Advertisement
YOU ARE HERE: LAT HomeCollectionsJack Catain
IN THE NEWS

Jack Catain

FEATURED ARTICLES
CALIFORNIA | LOCAL
October 29, 1986 | TED ROHRLICH, Times Staff Writer
Jack Catain is a 56-year-old San Fernando Valley businessman whose name has a peculiar effect on some people. They whisper when they say it. "Jack is organized, " whispered H. Daniel Whitman, a West Hollywood restaurateur. "Jack is very heavy." Whitman's description, secretly recorded by federal law enforcement officers three years ago, jibes with the views of many of the officers themselves. They have long speculated in and out of court that Jack M. Catain Jr. is a major organized crime figure, with links to the highest levels of Mafia "families" in Chicago and Philadelphia.
ARTICLES BY DATE
CALIFORNIA | LOCAL
February 22, 1987 | ANDREW C. REVKIN, Times Staff Writer
Jack Catain, a reputed organized-crime figure who had evaded prosecution for a decade until a conviction last November on federal racketeering charges, died Saturday morning at Encino Hospital, a hospital nursing supervisor said. The 56-year-old Tarzana resident had been hospitalized for heart surgery, his lawyer, James A. Twitty, said. He was free on bail while awaiting sentencing after his Nov. 7 conviction on charges of conspiring to sell part of a $3.
Advertisement
CALIFORNIA | LOCAL
February 22, 1987 | ANDREW C. REVKIN, Times Staff Writer
Jack Catain, a reputed organized-crime figure who had evaded prosecution for a decade until a conviction last November on federal racketeering charges, died Saturday morning at Encino Hospital, a hospital nursing supervisor said. The 56-year-old Tarzana resident had been hospitalized for heart surgery, his lawyer, James A. Twitty, said. He was free on bail while awaiting sentencing after his Nov. 7 conviction on charges of conspiring to sell part of a $3.
CALIFORNIA | LOCAL
October 29, 1986 | TED ROHRLICH, Times Staff Writer
Jack Catain is a 56-year-old San Fernando Valley businessman whose name has a peculiar effect on some people. They whisper when they say it. "Jack is organized, " whispered H. Daniel Whitman, a West Hollywood restaurateur. "Jack is very heavy." Whitman's description, secretly recorded by federal law enforcement officers three years ago, jibes with the views of many of the officers themselves. They have long speculated in and out of court that Jack M. Catain Jr. is a major organized crime figure, with links to the highest levels of Mafia "families" in Chicago and Philadelphia.
NEWS
February 18, 1987
Sentencing for Tarzana businessman and reputed organized-crime figure Jack Catain was postponed for six months after a Los Angeles federal court judge learned that the 55-year-old Catain, free on bail since his counterfeiting conviction in November, underwent open heart surgery. U.S. District Judge William P. Gray set a new sentencing date of Aug. 17.
NEWS
September 21, 1985 | From United Press International
A federal appeals court Friday ordered a new trial for H. Daniel Whitman, a former West Hollywood restaurateur convicted of conspiring to kill a government witness in the probe of possible ticket scalping at the 1980 Super Bowl. Whitman, 54, was sentenced to eight years in prison after he was convicted in Los Angeles federal court in May, 1984, of conspiracy to murder and tampering with and retaliating against the witness, Raymond Cohen, who was not injured.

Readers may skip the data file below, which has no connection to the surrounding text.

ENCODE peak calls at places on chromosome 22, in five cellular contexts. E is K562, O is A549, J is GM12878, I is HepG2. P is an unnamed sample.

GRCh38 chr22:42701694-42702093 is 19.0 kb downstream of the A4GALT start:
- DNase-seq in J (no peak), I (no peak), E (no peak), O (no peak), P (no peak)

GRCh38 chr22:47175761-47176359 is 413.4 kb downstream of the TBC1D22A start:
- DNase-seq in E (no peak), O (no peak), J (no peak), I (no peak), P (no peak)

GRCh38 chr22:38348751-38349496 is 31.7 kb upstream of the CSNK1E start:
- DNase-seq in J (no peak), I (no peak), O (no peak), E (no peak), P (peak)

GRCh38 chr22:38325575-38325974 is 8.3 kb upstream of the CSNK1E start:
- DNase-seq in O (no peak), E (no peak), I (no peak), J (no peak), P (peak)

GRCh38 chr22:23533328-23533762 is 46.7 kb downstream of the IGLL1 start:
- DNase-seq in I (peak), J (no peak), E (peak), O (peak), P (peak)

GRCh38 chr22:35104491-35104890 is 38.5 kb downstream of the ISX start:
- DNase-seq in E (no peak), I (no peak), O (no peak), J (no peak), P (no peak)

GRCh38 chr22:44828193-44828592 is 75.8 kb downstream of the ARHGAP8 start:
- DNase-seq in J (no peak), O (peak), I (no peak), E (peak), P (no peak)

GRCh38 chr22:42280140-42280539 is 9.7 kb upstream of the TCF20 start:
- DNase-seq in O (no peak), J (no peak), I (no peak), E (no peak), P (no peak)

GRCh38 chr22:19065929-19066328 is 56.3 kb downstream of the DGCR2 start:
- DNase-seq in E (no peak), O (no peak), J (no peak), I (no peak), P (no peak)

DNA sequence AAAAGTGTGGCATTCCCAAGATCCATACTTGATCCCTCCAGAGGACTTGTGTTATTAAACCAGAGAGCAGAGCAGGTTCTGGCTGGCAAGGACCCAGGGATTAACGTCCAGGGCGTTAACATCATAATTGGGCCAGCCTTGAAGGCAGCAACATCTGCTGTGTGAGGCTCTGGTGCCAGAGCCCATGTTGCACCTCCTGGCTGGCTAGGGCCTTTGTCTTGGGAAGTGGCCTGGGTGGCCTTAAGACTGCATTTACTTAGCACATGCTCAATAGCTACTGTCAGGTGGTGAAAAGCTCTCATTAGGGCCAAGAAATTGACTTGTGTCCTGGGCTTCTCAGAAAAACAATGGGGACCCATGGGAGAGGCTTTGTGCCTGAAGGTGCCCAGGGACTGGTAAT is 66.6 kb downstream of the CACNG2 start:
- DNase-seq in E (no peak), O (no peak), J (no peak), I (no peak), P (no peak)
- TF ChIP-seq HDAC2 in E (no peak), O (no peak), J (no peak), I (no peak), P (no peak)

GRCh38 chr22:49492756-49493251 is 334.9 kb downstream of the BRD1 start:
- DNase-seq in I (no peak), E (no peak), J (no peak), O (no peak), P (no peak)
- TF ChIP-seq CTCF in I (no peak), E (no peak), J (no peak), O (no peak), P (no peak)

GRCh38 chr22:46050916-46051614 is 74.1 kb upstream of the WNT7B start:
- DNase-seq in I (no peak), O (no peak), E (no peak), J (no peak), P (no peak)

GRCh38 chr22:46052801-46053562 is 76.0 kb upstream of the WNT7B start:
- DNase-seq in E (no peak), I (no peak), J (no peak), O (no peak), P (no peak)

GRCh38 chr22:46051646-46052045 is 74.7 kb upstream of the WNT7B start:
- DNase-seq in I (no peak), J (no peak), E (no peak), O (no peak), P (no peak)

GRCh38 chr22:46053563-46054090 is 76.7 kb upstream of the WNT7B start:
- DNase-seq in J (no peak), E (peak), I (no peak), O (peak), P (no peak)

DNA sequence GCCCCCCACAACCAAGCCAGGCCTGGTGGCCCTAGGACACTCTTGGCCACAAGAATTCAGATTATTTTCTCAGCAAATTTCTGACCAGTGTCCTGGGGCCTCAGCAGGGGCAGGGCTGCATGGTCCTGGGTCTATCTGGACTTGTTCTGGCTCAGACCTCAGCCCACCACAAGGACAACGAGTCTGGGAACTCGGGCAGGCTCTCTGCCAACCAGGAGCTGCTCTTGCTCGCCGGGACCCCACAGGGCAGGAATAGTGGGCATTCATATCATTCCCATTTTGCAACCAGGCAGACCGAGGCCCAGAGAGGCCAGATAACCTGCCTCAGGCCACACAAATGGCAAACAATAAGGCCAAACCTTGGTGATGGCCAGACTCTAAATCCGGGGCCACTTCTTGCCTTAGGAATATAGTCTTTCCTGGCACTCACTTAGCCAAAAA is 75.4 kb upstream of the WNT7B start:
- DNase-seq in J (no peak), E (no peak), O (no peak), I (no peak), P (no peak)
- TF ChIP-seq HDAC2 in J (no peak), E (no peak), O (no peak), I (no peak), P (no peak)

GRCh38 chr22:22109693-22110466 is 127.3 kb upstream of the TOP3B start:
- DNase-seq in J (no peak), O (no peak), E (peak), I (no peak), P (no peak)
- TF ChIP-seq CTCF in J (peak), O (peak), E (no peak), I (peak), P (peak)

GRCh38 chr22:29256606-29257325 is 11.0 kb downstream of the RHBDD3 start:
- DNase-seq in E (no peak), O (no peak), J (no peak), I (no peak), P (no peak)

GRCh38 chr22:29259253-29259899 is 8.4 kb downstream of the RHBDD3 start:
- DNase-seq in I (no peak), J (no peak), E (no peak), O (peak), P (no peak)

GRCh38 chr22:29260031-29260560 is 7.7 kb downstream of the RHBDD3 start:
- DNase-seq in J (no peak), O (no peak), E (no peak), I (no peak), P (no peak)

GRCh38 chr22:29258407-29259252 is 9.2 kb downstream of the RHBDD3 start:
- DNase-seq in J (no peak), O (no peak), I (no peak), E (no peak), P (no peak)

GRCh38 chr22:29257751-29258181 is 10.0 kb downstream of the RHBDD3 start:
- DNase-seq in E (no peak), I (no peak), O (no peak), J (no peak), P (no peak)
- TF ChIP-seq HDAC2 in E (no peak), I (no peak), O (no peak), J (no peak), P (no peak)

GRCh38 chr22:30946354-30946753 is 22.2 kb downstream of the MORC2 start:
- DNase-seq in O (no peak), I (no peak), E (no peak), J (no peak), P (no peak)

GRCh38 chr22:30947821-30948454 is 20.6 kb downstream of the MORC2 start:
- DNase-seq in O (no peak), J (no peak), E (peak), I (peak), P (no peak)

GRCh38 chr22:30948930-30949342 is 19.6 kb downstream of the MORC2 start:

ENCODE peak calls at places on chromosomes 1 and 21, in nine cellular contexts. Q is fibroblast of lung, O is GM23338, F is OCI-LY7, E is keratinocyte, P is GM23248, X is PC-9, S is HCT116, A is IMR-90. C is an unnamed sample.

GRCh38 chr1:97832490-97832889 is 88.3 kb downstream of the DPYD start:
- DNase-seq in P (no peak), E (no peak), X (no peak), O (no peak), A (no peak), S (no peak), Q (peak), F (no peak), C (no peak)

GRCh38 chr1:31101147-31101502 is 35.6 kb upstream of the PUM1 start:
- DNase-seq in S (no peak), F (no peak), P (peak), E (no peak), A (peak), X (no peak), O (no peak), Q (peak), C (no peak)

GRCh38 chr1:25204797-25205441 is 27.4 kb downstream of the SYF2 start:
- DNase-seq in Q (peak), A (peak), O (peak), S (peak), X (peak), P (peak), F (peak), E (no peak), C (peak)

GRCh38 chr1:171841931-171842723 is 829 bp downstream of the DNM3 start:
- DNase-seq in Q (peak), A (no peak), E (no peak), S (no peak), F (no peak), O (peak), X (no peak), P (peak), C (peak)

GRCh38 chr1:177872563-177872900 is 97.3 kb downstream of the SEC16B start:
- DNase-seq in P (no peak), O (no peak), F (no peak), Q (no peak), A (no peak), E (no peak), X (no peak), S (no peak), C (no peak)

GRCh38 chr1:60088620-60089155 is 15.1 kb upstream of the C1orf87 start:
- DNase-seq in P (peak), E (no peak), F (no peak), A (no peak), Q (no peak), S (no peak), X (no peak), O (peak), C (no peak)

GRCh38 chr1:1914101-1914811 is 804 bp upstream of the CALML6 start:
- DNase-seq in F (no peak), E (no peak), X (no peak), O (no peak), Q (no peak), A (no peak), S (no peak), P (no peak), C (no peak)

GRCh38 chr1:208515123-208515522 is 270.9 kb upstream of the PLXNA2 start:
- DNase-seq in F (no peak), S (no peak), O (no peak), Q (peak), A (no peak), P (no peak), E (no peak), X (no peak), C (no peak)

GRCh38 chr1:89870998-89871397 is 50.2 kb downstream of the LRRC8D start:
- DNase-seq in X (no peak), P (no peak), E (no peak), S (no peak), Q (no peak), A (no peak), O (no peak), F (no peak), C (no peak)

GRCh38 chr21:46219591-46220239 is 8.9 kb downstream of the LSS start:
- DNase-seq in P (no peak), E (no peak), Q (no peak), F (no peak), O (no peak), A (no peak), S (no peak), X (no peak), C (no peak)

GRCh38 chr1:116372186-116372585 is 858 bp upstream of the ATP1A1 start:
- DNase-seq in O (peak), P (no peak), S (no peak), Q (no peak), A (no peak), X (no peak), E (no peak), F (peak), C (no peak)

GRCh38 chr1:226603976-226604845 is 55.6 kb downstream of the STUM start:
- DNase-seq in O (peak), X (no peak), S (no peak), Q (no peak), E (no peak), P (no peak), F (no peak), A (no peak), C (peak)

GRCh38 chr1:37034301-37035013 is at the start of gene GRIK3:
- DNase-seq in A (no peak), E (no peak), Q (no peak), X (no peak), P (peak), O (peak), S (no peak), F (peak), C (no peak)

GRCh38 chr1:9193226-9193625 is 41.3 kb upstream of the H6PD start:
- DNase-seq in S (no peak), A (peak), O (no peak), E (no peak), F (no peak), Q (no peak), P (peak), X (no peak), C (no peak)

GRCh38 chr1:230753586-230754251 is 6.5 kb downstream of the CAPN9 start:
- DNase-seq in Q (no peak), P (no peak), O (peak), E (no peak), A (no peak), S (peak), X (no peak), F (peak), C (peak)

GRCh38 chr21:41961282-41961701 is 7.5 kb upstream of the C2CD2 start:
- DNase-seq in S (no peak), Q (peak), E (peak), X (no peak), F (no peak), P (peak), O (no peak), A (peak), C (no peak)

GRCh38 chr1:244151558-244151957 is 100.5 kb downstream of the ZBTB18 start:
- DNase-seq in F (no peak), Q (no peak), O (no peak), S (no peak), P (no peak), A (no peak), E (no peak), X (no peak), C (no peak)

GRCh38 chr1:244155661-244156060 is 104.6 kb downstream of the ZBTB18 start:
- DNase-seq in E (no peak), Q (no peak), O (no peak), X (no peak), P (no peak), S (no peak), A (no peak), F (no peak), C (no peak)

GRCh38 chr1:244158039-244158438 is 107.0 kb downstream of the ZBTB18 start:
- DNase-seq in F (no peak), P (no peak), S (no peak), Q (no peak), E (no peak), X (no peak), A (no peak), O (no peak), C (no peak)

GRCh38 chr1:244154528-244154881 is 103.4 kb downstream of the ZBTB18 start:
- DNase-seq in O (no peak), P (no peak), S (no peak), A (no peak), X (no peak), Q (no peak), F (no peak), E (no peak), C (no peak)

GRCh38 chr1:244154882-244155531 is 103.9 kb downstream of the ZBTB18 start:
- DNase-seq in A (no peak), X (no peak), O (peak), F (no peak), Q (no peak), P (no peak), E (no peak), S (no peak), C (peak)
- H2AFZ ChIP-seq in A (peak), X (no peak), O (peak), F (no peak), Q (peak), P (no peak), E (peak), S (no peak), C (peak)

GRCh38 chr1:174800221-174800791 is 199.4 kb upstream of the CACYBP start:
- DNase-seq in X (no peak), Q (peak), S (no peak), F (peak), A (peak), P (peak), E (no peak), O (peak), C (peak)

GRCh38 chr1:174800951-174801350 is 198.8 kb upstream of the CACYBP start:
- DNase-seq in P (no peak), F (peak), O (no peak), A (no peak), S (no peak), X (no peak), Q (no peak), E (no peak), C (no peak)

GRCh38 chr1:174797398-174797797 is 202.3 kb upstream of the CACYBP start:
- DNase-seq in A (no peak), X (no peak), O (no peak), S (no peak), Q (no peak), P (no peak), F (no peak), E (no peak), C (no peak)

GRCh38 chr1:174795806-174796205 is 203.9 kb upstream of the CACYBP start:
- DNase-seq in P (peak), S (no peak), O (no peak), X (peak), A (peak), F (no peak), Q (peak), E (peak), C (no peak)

CALIFORNIA | LOCAL
February 19, 1987
Sentencing for Tarzana businessman and reputed organized-crime figure Jack Catain has been postponed for six months after a Los Angeles federal court judge learned that the 55-year-old Catain, free on bail since his counterfeiting conviction last November, underwent open heart surgery. U. S. District Judge William P. Gray on Tuesday set a new sentencing date of Aug. 17 for Catain, convicted Nov. 7 of conspiring to sell part of a $3.3-million cache of counterfeit $100 bills.
CALIFORNIA | LOCAL
June 14, 1988
A Los Angeles federal judge refused Monday to disqualify himself from the racketeering trial of former carpet cleaning whiz kid Barry Minkow, rejecting a defense attorney's claim that he had been prejudiced by confidential information. U.S. District Judge Dickran Tevrizian refused to step down from the case, which stems from the July, 1987, collapse of Reseda-based ZZZZ Best, the firm Minkow founded in his parents' garage when he was 15 and built into a hot Wall Street property.
CALIFORNIA | LOCAL
October 29, 1988
Concluding his first week of testimony at his fraud trial in federal court in Los Angeles on Friday, Barry Minkow described how, strapped for cash, he increasingly turned to individuals connected with organized crime for loans to keep his ZZZZ Best carpet cleaning company afloat. Minkow, 22, said the late reputed mobster Jack Catain promised him $75,000 in a bail-out loan, then opened an office across from his in Reseda.
NEWS
November 7, 1986 | From Times Wire Services
A reputed mobster was convicted today in Los Angeles of taking part in a scheme to distribute part of a $3.5-million cache of counterfeit $100 bills. Jack Catain Jr., 56, a Tarzana businessman, was found guilty of conspiring to transfer counterfeit on May 7, 1985, and the transfer of $50,000 in counterfeit $100 bills on April 18. The jury acquitted Catain on a third charge, the passage of two $100 notes on May 3.
NEWS
July 19, 1986
Former West Hollywood restaurateur H. Daniel Whitman was convicted Friday--for the second time--of conspiring to kill a witness in a federal ticket-scalping investigation. A federal court jury in Los Angeles found Whitman, 55, guilty of conspiracy to commit murder, witness-tampering, retaliating against a federal witness and conspiracy to deprive a witness of his civil rights. U.S. District Judge Francis C. Whelan set sentencing for Aug. 12, and permitted Whitman to remain free on bail.
Los Angeles Times Articles
|